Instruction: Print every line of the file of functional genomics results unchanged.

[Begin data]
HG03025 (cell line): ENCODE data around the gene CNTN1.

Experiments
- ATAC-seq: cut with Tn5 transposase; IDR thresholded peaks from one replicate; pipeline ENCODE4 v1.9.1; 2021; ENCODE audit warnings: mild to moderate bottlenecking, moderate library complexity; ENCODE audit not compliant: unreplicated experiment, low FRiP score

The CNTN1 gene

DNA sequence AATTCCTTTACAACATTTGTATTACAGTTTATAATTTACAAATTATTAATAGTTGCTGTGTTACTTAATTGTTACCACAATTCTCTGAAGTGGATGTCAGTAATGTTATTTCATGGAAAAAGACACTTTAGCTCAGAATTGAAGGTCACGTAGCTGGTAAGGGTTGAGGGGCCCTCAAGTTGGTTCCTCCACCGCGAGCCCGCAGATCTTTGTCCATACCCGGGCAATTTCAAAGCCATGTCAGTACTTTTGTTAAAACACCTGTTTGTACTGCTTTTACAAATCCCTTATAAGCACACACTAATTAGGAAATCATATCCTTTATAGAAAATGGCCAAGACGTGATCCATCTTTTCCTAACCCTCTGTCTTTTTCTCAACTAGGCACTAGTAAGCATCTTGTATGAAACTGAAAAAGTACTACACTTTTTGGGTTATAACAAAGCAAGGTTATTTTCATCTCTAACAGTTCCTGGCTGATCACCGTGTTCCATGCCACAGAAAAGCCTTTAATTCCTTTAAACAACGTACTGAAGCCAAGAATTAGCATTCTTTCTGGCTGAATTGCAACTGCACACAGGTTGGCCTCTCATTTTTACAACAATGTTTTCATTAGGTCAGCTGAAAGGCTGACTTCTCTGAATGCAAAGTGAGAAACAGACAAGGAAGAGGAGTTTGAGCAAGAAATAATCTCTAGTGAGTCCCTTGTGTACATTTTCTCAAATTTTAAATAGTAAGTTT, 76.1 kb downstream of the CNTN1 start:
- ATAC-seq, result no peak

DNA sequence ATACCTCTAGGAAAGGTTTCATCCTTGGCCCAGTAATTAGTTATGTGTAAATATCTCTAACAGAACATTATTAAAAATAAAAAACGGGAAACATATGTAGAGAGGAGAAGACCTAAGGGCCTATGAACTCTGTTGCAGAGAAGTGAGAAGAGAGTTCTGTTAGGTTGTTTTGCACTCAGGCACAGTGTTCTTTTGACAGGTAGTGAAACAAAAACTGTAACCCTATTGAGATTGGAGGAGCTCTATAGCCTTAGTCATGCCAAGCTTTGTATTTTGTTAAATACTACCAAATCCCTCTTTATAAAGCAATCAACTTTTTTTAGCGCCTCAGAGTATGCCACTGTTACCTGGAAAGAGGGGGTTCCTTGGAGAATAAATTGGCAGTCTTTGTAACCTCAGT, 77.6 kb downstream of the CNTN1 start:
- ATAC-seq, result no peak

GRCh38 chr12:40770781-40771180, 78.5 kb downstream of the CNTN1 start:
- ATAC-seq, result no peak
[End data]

HG03025 (cell line): ENCODE data around the gene CNTN1.

Experiments
- ATAC-seq: cut with Tn5 transposase; IDR thresholded peaks from one replicate; pipeline ENCODE4 v1.9.1; 2021; ENCODE audit warnings: mild to moderate bottlenecking, moderate library complexity; ENCODE audit not compliant: unreplicated experiment, low FRiP score

The CNTN1 gene

DNA sequence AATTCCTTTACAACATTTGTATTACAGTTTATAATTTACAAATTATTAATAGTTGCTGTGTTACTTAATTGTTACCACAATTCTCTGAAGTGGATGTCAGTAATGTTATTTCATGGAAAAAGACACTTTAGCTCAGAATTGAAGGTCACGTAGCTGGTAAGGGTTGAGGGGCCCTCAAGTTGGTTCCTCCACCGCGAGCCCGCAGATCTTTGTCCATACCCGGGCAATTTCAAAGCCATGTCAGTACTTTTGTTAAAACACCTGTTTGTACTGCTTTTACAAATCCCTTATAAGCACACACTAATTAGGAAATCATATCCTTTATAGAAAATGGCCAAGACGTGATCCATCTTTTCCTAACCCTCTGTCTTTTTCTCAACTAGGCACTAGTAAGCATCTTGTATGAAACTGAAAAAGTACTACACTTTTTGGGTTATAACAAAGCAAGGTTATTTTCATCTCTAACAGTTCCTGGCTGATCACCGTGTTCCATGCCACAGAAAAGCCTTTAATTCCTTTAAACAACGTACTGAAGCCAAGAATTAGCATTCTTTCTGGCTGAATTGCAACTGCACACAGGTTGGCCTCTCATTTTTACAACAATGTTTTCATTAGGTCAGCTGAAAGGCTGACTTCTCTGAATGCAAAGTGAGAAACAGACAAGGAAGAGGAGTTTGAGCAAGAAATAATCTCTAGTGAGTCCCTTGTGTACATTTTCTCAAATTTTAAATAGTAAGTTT, 76.1 kb downstream of the CNTN1 start:
- ATAC-seq, result no peak

DNA sequence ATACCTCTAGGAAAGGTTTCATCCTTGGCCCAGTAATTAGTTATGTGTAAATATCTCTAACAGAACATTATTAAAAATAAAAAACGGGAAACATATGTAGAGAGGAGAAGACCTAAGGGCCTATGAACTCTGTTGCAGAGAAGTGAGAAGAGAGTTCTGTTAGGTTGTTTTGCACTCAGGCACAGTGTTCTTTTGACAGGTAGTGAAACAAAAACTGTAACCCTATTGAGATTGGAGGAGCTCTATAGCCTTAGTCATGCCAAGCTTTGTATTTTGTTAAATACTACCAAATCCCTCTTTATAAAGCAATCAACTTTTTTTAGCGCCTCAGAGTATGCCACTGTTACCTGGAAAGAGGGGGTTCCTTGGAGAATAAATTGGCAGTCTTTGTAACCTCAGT, 77.6 kb downstream of the CNTN1 start:
- ATAC-seq, result no peak

GRCh38 chr12:40770781-40771180, 78.5 kb downstream of the CNTN1 start:
- ATAC-seq, result no peak